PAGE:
Having spent 14 years as BTL’s theater and arts editor and an occasional contributor for a few years thereafter, it’s impossible to identify a single story I wrote as my favorite or most memorable. What I am most proud of, however, is the trust and faith publishers Susan Horowitz and Jan Stevenson had in me and my wacky ideas.
In the spring of 2001, Susan and Jan placed a notice in BTL that they were searching for someone to expand and lead their theater coverage. Their goal was to bring together and forge a bond between the LGBTQ+ and theater communities. Why? Because, they reasoned, one wouldn’t exist without the other. How many others responded I haven’t a clue, but they chose me in time for the start of the 2001-02 theater season.
Little did they know what they were in for!
While a handful of theaters embraced our coverage from the beginning, others did not. A few wouldn’t even return our calls. But that changed over the course of that first season, which ended with reviews of 37 professional productions staged or presented by 14 Metro Detroit companies. Those numbers would expand rather quickly over the next few years!
And that got me thinking. Hence, my first (and most successful) wacky idea: Why not take the next step and throw a big gay theater party each year to honor the best plays and performances of the season?
Susan and Jan loved the idea — and the Between The Curtains Awards was born. Thankfully, Susan came up with a better name, and The Wilde Awards made its debut on Aug. 26, 2002 at The Furniture Factory in Midtown Detroit.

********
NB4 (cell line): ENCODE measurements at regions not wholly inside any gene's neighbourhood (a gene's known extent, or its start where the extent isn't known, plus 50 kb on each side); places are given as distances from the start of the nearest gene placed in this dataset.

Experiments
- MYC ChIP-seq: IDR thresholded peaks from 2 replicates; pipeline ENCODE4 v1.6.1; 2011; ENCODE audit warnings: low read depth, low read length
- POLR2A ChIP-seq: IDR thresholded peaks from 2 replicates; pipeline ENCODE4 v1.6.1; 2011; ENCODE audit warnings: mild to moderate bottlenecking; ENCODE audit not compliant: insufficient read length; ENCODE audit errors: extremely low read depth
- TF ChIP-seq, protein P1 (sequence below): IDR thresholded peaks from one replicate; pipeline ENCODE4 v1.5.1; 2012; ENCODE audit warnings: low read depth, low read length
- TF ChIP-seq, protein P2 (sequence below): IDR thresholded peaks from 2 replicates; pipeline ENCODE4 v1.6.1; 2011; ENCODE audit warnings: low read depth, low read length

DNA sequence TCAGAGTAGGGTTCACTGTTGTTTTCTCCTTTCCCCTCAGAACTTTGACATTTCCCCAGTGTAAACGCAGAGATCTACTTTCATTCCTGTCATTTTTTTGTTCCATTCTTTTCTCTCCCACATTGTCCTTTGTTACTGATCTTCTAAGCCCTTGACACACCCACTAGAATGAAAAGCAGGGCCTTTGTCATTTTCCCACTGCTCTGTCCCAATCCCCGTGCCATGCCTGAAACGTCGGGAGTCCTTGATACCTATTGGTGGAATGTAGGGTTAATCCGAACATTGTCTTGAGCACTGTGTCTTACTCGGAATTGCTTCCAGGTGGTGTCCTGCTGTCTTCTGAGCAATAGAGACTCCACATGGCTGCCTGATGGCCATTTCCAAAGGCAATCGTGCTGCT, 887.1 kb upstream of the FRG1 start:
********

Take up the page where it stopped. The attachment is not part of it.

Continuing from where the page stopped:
True to its namesake Oscar Wilde, The Wilde Awards would be different from other media-sponsored theater award programs. My co-host that first year was a young, up-and-coming female impersonator, Serena Escavelle, and rather than the critic deciding the winners, BTL published ballots for readers and theatergoers to submit their choices. (Thanks to ballot stuffing, that part of the process was revamped over the next few years.) And guests were encouraged to attend dressed in a manner befitting the late, great — and oh, so gay — Irish playwright.
The result was one Wilde night, and for the next 14 years, the event would receive national recognition, change co-hosts, locations, owners, sponsors, presenters and entertainers. All told, the awards included nominations for 864 productions, 898 artists and 93 companies. Although The Wilde Awards still exists today, it’s under the auspices of a different ownership.
I don’t know about you, but I think Jan, Susan and I certainly accomplished what we set out to do!
A few of my other ideas, however, weren’t so lucky. Remember Raves 'n’ Rants? My No Reservations column? Few people do.
You can’t win them all.